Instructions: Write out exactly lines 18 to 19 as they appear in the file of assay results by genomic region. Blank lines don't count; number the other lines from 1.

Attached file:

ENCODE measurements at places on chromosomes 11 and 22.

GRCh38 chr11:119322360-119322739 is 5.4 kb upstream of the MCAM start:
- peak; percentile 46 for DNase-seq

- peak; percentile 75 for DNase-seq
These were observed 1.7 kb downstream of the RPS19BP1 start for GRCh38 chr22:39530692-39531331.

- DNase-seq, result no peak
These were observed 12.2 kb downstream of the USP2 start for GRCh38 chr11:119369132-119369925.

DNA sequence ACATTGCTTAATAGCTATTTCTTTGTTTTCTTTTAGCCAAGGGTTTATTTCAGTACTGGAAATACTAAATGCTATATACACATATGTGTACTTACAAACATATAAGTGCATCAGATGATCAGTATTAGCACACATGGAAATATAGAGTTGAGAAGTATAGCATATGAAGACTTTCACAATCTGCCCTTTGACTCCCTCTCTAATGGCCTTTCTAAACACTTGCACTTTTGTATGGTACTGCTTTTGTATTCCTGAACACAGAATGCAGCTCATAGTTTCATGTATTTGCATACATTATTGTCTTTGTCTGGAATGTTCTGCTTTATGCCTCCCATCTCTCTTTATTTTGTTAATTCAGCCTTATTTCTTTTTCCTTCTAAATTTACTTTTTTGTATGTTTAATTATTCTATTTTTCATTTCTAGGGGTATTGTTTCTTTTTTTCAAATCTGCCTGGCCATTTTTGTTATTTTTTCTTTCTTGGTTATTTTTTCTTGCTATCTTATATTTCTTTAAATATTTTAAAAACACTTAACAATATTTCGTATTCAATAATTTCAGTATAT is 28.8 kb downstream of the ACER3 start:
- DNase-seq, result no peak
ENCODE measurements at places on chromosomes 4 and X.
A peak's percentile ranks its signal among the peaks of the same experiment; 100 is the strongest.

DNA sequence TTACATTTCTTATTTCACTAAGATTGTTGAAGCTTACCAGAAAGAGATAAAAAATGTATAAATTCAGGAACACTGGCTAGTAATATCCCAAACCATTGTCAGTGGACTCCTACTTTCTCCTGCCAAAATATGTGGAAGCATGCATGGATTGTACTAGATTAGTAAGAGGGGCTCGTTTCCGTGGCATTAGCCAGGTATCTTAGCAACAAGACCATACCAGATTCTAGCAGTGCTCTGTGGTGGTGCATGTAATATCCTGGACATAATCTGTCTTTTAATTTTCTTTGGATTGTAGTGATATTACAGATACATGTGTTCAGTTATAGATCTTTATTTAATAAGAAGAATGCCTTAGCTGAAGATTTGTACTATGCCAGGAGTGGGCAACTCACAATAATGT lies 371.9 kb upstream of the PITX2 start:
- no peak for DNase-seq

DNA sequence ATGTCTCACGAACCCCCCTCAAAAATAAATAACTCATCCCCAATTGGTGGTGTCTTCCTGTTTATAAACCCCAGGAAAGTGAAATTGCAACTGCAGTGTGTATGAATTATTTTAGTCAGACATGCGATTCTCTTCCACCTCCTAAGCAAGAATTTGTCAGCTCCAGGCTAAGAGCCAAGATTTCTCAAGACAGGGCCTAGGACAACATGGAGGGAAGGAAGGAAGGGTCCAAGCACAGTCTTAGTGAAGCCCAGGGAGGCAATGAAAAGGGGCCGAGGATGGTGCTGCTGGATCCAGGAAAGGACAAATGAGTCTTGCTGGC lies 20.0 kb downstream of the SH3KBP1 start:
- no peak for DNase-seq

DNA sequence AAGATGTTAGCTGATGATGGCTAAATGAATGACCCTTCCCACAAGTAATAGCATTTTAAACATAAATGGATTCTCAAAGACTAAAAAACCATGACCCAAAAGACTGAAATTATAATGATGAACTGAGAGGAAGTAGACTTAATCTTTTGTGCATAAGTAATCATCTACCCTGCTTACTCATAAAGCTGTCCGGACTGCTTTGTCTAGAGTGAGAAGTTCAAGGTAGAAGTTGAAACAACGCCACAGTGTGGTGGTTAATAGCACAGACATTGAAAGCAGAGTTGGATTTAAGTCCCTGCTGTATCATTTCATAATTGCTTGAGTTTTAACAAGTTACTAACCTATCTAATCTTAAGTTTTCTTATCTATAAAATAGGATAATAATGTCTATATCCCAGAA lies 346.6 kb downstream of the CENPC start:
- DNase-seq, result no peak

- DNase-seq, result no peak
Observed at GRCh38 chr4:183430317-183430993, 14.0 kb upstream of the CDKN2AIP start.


- DNase-seq, result no peak
Observed at GRCh38 chr4:183430317-183430993, 14.0 kb upstream of the CDKN2AIP start.